Fentanyl: A Skyrocketing Threat
Measured at fifty to 300 times more potent than morphine and 100 times stronger than heroin, fentanyl is the world’s deadliest opioid. And its threat is both persistent and growing, responsible for over half of all overdoses in the U.S.
The Recent Rise
Though it was once hailed as a “miracle” painkiller when it was first developed in 1960, misuse has seeped into recreational drugs. Without expert dosage, the drug very quickly reaches fatal levels. Now, overdoses from fentanyl are rising 2.5 times faster than those from heroin, doubling annually — and outpacing prescription opioid overdoses by an alarming 500 percent. Given that it only takes a consumption of 0.0001 grams of fentanyl to pose a moderate to significant risk of death, the drug has rapidly become one of the most serious threats facing those with substance use disorders.
The Impact on Substance Users
As its availability has grown, recreational drug dealers often mix fentanyl with other street drugs to boost the high. This can cause what’s called a “hot spot,” or high concentration of fentanyl within a mix of other products that has not mixed evenly and contributes to the likelihood of overdose. Men are more likely to use almost all types of illicit drugs, with 25- to 44-year-old men facing the greatest increase in death rates linked to fentanyl. However, as women are equally likely to develop substance use disorders, the drug poses a risk for everyone.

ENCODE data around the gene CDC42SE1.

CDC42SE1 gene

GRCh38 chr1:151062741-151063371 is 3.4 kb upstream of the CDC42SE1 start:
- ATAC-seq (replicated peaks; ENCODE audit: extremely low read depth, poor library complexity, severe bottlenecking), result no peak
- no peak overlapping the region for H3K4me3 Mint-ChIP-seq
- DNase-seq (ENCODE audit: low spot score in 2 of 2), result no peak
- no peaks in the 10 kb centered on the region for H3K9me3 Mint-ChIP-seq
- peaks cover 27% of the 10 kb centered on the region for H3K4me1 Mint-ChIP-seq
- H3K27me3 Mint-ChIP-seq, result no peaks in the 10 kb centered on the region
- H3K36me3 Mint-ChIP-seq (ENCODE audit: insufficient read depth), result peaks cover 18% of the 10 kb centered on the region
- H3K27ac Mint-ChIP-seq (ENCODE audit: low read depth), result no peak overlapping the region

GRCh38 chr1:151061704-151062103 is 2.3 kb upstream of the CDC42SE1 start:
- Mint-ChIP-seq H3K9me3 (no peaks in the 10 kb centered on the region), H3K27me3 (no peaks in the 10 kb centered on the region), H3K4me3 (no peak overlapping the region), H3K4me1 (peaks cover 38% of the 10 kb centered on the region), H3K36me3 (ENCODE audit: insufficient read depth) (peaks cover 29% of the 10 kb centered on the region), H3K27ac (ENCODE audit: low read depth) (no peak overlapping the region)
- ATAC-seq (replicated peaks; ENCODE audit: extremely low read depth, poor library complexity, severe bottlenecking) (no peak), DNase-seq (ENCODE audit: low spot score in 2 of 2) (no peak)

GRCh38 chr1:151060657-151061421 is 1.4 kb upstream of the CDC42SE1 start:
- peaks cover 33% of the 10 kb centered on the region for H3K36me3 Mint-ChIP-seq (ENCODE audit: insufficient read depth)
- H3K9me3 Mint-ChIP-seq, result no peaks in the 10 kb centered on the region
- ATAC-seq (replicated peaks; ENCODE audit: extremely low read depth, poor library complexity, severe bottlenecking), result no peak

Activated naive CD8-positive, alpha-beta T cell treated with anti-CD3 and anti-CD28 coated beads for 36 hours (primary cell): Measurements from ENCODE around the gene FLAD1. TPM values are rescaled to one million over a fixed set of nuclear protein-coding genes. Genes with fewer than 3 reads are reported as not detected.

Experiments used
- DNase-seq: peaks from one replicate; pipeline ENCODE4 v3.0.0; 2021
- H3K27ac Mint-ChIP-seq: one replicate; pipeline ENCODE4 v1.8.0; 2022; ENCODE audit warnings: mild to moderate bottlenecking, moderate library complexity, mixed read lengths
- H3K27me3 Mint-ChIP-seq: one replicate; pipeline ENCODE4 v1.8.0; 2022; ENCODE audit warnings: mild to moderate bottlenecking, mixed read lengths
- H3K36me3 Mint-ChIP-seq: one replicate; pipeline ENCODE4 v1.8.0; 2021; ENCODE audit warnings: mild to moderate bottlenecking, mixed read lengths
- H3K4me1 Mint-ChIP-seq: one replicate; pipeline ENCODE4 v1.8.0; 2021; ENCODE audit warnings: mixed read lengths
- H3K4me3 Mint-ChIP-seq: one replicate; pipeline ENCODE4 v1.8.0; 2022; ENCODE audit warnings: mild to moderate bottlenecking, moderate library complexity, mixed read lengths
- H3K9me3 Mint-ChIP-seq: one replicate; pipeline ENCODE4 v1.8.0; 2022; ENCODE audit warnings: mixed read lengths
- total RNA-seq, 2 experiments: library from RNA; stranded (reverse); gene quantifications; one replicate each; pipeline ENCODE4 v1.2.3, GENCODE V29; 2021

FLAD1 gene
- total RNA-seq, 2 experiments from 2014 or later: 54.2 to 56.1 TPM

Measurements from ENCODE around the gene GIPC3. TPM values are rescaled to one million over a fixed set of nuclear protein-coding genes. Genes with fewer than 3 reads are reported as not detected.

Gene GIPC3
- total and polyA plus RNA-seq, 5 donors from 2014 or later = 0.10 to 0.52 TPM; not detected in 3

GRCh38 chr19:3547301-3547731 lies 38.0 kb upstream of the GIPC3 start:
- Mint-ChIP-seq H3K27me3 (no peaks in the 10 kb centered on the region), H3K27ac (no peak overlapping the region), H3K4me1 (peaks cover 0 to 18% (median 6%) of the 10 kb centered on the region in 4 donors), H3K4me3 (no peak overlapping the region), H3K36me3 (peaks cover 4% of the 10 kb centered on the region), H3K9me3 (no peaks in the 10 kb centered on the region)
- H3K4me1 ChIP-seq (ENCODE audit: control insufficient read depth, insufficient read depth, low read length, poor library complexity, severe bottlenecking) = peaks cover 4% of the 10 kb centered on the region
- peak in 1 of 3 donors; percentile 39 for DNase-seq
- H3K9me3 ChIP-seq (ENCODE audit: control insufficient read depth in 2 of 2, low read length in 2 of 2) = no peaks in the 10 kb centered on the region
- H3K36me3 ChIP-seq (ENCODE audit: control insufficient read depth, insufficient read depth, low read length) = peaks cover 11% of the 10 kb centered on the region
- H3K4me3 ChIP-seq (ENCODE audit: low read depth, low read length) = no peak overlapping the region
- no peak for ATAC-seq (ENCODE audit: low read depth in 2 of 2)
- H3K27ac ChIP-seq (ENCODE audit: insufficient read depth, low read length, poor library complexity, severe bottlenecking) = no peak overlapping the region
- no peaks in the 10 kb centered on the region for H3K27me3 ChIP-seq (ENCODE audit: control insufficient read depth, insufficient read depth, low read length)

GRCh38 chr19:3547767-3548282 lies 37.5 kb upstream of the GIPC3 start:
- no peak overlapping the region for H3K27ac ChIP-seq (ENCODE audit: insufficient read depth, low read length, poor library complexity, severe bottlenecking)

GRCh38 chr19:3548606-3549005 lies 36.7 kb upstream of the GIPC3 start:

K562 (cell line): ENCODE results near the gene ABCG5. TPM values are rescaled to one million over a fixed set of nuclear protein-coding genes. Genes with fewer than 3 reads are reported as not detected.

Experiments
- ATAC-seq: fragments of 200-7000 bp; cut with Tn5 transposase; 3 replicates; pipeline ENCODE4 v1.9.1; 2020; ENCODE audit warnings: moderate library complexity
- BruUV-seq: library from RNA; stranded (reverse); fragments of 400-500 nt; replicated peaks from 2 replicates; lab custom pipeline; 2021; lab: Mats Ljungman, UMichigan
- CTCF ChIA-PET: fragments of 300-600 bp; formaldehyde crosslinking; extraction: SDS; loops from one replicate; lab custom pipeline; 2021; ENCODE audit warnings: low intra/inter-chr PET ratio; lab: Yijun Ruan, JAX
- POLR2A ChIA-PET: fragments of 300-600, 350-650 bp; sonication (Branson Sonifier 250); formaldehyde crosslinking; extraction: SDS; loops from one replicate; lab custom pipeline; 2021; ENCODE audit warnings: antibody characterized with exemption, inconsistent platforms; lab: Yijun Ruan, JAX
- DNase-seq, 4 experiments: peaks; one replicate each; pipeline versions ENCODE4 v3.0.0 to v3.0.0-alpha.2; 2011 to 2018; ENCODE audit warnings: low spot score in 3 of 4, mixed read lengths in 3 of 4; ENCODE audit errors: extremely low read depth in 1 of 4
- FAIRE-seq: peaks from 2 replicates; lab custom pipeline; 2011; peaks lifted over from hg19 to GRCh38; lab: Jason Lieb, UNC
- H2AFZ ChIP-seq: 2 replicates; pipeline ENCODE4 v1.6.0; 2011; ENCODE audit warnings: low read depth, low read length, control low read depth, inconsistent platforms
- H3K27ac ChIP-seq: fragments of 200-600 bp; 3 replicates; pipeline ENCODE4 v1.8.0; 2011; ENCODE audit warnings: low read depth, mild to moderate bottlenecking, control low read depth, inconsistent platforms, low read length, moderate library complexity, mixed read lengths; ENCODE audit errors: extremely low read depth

Preventing an Overdose
While the safest way to avoid a fentanyl overdose is to avoid the misuse of illicit drugs, those with substance use disorders face a more difficult challenge in their journey to recovery. If you or someone you know has a substance use disorder, the first step is to connect with critical emergency care or a rehabilitation center. Those who are still using or are around continued substance users should familiarize themselves with fentanyl test strips to detect if the drug has been mixed in with another substance, as well as naloxone in the event of an active overdose.
Substance Abuse and Mental Health Services Administration (SAMHSA) National Helpline — 1-800-662-4357